British Columbia

Can the Green Party swing NDP voters on Vancouver Island in October?

The party is looking to build momentum after a surprise win in the Nanaimo byelection six months ago.

The party is looking to build momentum after a surprise win in Nanaimo byelection 6 months ago

Green party candidate Paul Manly is pictured campaigning in the Nanaimo-Ladysmith byelection in Nanaimo, B.C., on May 6, 2019. (Chad Hipolito/Canadian Press)

The Greens are eyeing a big enough gain in the fall election to earn them official party status. One of their best bets? Vancouver Island.

It's where you'll find the Green Party's only two federal seats. Long-time leader Elizabeth May has been the Member of Parliament for Saanich-Gulf Islands since 2011. And Paul Manly, a documentary filmmaker, clinched the Nanaimo-Ladysmith byelection in May in a surprising victory, knocking out a former NDP seat.

Now the Greens are hoping to keep that momentum and sway voters in the island's five other electoral districts, which are currently NDP strongholds.

"B.C. is the most fertile ground for the Greens," said Gerald Baier, an associate professor in political science at the University of British Columbia.

"If there are to be gains, it seems likely they might come from British Columbia — although it's hard to know how much of an increase they need to be able to translate that into more seats."

The New Democrats held the role of Official Opposition going into the 2015 election, but are now battling for third place with the Greens.

The Greens currently have 10.8 per cent support, just behind the New Democrats' 12.6 per cent, according to CBC's Poll Tracker, an aggregation of all publicly available polling data.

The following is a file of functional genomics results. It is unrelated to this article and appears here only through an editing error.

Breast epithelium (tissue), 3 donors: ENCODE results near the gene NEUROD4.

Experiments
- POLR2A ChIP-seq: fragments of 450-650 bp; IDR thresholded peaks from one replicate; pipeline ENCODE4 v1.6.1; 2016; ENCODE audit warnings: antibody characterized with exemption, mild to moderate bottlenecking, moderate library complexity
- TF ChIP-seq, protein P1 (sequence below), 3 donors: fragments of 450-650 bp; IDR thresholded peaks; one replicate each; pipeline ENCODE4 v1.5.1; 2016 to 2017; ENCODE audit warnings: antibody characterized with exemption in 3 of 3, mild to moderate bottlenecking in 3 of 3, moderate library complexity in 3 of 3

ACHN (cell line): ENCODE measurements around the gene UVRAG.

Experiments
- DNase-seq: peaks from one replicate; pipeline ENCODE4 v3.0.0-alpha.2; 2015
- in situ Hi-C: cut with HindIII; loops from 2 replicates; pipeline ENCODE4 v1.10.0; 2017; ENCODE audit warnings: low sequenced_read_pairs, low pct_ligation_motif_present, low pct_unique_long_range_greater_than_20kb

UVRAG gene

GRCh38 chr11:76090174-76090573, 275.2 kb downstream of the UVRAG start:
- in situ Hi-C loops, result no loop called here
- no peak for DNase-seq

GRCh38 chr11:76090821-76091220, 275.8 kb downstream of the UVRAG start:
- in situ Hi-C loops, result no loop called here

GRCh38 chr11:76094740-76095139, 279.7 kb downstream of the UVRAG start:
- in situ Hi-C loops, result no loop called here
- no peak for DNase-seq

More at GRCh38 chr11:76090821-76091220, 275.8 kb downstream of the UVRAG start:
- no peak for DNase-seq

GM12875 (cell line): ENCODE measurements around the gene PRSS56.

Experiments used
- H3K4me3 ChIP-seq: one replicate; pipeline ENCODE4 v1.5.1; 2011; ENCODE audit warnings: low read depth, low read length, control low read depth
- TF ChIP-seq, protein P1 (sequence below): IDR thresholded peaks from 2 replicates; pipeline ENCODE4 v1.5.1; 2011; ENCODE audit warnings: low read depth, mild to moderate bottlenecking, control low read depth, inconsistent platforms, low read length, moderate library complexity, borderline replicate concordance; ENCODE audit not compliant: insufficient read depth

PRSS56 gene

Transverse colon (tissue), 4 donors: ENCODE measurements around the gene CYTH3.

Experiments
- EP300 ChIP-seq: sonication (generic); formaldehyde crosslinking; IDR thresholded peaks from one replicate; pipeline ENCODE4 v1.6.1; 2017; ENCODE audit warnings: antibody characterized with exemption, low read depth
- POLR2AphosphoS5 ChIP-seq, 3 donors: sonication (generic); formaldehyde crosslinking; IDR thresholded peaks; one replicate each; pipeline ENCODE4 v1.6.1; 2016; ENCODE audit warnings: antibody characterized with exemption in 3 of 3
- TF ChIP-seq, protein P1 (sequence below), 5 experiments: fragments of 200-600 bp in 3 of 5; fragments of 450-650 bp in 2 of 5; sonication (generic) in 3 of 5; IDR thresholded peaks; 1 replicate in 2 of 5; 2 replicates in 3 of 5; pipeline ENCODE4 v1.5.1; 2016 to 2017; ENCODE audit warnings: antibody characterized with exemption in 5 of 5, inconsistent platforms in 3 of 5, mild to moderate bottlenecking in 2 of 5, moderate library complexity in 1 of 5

CBC's Poll Tracker estimates the Greens will win four seats federally — well below the 12 needed for official party status (the NDP, meanwhile, is poised to take about 14 seats).

Focus on climate issues

Manly, who was born and raised in the Nanaimo-Ladysmith riding he now represents, says climate-focused voters have seen NDP governments switch course on environmental issues after being elected.

In Alberta, former NDP premier Rachel Notley pushed to expand the Trans Mountain pipeline. And in B.C., Premier John Horgan has championed the $40-billion LNG Canada natural gas project in northern B.C.

"I think that the byelection showed people that they can vote Green and get what they want," Manly said.

"People in Vancouver Island are very environmentally conscious," he said.

"Now climate change is very real here — you can see it in our forests with the cedars and fir trees dying, and you can see the droughts and the changes in the weather pattern. I think that's really struck people in a way that they understand."

Bob Chamberlin, who's running against Manly in the Nanaimo riding, admits he's heard from voters dissatisfied about provincial NDP policies.

He said voters in the May byelection wanted to send a strong message to Ottawa for more action on climate issues, but believes the Green's six-month run will be short-lived.

"I've been knocking a doors quite a bit and guess what? People are telling me, 'I voted Green, but I'm coming back to the NDP.'"

Chief Bob Chamberlin and his partner, Melissa Louie, after winning the NDP nomination in Nanaimo-Ladysmith. (NDP)

Strategic voting

For some voters, the NDP offers the best chance at toppling the Conservatives.

"Around here, it's anybody but the Conservatives," said Victoria resident Craig Shaw. 

Shaw said the area is ripe for change, and that if voters sense the Greens gaining momentum, they could opt for that party instead. But strategic voting takes precedence.

"People have to be cagey about how they vote," he said. "If it was proportional representation, I think a lot of more people would vote Green."

Leslie Waters, who has lived in the Victoria area for 16 years, said she isn't sure the Greens will sweep Vancouver Island. But she's hoping more electoral districts vote for the party, that way the island's issues are better heard in Ottawa. 

"I think people are looking more at the overall picture," she said.

ABOUT THE AUTHOR

Alex Migdal

Journalist

Alex Migdal is a journalist with CBC News in Vancouver. He's previously reported for The Globe and Mail, Guelph Mercury and Edmonton Journal. You can reach him at alex.migdal@cbc.ca.

With files from Tanya Fletcher and Peter Zimonjic

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